Lt. Gov. Phil Bryant is the chief proponent of the tobacco tax-tag scheme and says he will only go along with raising the ridiculously low tobacco tax if the proceeds go to bail out an impending spike in car tag prices issued by counties. The current tag “crisis” is due to a shortage in a 15-year-old bailout fund fed by 2 cents of the 5 cent sales tax on new car sales. New car sales have tanked and the subsidy fund is short some $25 million, so counties hiked tags.
Two things: l. Car tags aren’t a state revenue source, they’re a county levied ad valorem tax on one personal property item, namely the automobile. 2. The price of automobile license plate is totally unrelated to damage and cost to public health caused by tobacco use.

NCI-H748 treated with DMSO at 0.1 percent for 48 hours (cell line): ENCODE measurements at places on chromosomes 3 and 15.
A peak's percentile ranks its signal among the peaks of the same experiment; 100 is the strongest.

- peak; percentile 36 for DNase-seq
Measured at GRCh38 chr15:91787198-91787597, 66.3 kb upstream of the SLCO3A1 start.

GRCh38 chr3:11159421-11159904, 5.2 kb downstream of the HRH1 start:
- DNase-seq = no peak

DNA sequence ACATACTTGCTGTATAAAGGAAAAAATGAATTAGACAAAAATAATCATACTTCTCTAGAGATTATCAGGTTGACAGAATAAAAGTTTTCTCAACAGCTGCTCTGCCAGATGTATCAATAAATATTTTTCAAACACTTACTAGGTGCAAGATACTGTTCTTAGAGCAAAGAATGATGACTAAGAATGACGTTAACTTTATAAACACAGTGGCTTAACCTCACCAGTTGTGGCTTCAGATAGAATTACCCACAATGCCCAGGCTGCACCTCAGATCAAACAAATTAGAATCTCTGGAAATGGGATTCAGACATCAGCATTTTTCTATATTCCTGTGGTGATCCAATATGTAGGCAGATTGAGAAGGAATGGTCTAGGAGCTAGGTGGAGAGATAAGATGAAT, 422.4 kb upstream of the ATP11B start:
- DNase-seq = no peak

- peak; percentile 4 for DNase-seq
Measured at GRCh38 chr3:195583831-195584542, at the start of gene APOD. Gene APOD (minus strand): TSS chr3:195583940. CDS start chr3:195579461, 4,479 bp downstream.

Bryant has lead the public-and much of the press-off on a false rabbit trail with his car tag-tobacco tax scheme, and made it into a this-or-nothing proposition. As the Senate’s presiding officer he holds life-or-death control on whether or not a cig tax hike will pass. What he thinks matters, no matter how obtuse is his rationale.
Bryant has absolutely no credentials in the cigarette tax hike debate. Initially he wanted it for Medicaid, later to subsidize an income tax cut and now the car tag gambit. His trouble is he is nailed down to some “no new taxes” pledge to keep his bonafides to the Republican right.
But get this: a week or so ago when the anti-Tax “Tea Party” was assembling in front of the state Capitol, Bryant was upstairs in a room negotiating with House fiscal leaders on how much to raise the tobacco tax, and reinstate the hospital bed tax.
So when the Senate-House tax negotiations took a break, what did our nimble Mr. Bryant do? He went downstairs (the only state official to do so) and regaled the Tea Party crowd with a speech denouncing taxes.